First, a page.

Why You're Late to Retiring the R-Word
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Education

Why You're Late to Retiring the R-Word

Trigger Warning: Mentions slurs and malicious actions against the developmentally disabled.

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Why You're Late to Retiring the R-Word
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I'd say that I grew up in a relatively progressive, accepting, and diverse high school and that, for this, I am lucky. I also had the privilege of being involved in my school's Diversity Club and working at a summer camp for disabled young adults. Growing up, and as others grew up around me, I stopped hearing the offensive and disparaging r-word thrown at peers well before high school.

When I came to Fordham I was surprised by how commonplace this word was in the vocabulary of the otherwise great people I met at the school. I have even witnessed a professor use the word in an academic setting. I understand that, while this word is incredibly offensive and my impulse is to think less of those who use it, not everyone was as lucky as I was to have been exposed to the unique set of circumstances that I had which made me realize the affronting nature of the word. For this reason, I would like to explain why you should not use this word, ever.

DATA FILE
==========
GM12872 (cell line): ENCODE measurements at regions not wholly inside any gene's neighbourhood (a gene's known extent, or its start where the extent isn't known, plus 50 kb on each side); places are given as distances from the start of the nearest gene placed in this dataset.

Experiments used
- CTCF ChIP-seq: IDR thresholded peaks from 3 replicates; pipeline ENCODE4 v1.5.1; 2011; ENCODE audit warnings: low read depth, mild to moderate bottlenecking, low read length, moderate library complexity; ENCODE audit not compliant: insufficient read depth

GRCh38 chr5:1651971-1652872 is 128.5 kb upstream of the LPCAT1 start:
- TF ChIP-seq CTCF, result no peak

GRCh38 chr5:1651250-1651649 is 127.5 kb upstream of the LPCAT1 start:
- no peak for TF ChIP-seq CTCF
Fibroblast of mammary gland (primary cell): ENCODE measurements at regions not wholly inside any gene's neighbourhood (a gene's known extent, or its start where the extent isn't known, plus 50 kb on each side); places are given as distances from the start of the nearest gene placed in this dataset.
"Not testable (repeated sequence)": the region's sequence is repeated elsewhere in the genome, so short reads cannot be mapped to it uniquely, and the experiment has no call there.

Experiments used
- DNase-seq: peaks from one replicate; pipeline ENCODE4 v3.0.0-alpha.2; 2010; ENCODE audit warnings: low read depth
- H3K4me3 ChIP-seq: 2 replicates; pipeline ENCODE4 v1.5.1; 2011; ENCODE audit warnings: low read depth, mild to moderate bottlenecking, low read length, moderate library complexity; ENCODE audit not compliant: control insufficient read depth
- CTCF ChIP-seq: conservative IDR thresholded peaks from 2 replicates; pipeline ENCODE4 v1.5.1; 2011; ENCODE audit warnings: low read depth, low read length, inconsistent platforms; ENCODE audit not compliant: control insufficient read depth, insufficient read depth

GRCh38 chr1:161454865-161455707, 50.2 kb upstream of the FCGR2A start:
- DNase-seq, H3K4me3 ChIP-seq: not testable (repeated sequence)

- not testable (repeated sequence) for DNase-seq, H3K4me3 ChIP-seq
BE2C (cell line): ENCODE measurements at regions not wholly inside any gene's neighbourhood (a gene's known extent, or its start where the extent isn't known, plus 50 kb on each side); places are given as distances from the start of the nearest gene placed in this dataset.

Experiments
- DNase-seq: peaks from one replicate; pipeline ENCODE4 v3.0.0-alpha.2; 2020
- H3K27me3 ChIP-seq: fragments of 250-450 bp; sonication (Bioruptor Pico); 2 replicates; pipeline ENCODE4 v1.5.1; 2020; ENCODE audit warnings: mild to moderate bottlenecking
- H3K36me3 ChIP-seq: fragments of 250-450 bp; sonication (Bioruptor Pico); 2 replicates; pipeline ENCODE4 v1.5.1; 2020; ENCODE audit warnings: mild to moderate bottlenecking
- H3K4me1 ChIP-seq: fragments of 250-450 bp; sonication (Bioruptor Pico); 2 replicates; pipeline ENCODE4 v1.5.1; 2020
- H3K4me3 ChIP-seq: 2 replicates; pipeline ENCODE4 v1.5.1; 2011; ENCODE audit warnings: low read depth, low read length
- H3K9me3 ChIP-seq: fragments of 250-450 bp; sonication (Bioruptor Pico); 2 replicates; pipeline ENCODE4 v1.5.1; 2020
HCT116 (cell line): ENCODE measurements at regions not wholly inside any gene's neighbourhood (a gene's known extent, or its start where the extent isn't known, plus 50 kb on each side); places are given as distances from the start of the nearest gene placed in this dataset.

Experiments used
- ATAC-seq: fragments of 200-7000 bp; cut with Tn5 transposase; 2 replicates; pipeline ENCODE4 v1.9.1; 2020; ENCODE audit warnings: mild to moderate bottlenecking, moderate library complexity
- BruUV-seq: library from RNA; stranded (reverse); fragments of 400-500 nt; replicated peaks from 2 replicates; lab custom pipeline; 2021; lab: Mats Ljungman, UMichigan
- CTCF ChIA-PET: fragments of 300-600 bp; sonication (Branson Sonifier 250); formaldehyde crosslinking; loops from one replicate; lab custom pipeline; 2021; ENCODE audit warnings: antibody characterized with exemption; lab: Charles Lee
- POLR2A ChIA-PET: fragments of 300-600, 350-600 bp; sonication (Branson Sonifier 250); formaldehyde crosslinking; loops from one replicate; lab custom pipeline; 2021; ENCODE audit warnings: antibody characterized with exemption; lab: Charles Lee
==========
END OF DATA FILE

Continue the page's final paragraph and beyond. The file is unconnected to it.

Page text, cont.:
In the 18th, 19th, and 20th centuries, many developmentally and/or physically disabled individuals were medically labeled "retarded". This word harkens back to a time when the disabled were institutionalized and subsequently abandoned, abused, restricted, starved, beaten, dehumanized, sterilized, raped, and, overall, miserably mistreated. Developments in disability rights are fairly recent and there are several generations alive today who were labeled this word all the way from infancy. For this reason, as well as lack of medical accuracy, the harm of labeling, and the insinuation that a disabled person is simply "stupid", the word is extremely inappropriate to use against or when describing a person with a disability. "Retarded" in this context is a dictionary-defined slur.

A common argument I have heard for why the word can be used is that, because the people who use it are using it towards their able-bodied friends, it, therefore, is not being used against those with disabilities or in a problematic context. I ask this: Is racism not racist when used behind closed doors? The same applies to ableism. The fact that it is an insult to call someone a label of a certain demographic undeniably lowers that group to a position under the one using the word. Stop the subjugation in your day-to-day life and calmly explain to your friends why they should expand their vocabulary instead of resorting to slurs. Allyship is a constant process of allied acts, acts that are uplifting those who are not present and cannot speak for themselves. Speak kindness.

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This article has not been reviewed by Odyssey HQ and solely reflects the ideas and opinions of the creator.
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